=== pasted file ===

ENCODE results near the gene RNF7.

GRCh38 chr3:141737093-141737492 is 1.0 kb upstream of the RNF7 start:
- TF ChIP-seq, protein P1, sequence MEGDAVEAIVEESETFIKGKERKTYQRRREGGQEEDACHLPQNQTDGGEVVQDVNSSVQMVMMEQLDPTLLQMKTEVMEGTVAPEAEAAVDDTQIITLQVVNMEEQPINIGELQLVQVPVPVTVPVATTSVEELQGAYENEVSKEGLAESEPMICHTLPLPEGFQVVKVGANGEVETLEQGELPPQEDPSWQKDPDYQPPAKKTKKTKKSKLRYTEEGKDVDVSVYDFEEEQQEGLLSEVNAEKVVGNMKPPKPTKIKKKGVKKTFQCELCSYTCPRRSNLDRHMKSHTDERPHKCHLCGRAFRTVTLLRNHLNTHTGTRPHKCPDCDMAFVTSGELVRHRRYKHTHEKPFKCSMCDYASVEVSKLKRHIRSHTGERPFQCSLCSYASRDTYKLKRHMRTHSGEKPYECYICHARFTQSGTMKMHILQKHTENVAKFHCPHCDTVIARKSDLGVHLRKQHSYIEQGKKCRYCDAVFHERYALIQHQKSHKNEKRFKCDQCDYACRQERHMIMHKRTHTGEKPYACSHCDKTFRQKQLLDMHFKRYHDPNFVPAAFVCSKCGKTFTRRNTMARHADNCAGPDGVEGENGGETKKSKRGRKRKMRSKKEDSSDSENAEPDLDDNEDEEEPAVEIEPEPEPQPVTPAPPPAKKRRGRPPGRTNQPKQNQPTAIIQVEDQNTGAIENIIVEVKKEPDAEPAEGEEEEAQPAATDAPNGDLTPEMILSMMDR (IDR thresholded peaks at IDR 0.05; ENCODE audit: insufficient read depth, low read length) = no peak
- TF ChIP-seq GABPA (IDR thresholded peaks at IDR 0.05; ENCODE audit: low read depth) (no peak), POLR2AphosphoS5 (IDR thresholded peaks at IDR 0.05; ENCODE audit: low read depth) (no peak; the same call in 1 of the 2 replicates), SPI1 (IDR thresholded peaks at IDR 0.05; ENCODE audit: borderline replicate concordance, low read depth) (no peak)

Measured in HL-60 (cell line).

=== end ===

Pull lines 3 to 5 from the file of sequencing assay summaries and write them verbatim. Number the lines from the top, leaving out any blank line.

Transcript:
- TF ChIP-seq, protein P1, sequence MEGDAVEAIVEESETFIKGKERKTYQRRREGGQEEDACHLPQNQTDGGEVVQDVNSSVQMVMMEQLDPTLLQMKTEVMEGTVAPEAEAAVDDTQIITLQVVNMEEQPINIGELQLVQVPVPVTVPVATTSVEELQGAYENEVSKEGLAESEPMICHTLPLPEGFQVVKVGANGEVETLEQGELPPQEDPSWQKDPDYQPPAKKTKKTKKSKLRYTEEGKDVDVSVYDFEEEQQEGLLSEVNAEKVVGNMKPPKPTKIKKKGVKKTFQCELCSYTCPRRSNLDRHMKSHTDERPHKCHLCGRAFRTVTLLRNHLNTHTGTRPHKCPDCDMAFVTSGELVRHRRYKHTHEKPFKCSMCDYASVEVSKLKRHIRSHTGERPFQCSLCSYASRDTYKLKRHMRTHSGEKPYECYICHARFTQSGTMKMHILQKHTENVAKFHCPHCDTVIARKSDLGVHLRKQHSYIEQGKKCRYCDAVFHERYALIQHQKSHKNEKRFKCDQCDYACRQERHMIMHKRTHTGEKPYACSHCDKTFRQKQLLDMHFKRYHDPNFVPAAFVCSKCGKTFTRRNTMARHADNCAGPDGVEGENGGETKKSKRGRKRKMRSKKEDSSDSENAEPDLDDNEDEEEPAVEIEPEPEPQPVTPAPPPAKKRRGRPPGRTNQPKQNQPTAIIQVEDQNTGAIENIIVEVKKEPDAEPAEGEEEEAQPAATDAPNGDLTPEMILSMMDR (IDR thresholded peaks at IDR 0.05; ENCODE audit: insufficient read depth, low read length) = no peak
- TF ChIP-seq GABPA (IDR thresholded peaks at IDR 0.05; ENCODE audit: low read depth) (no peak), POLR2AphosphoS5 (IDR thresholded peaks at IDR 0.05; ENCODE audit: low read depth) (no peak; the same call in 1 of the 2 replicates), SPI1 (IDR thresholded peaks at IDR 0.05; ENCODE audit: borderline replicate concordance, low read depth) (no peak)

Measured in HL-60 (cell line).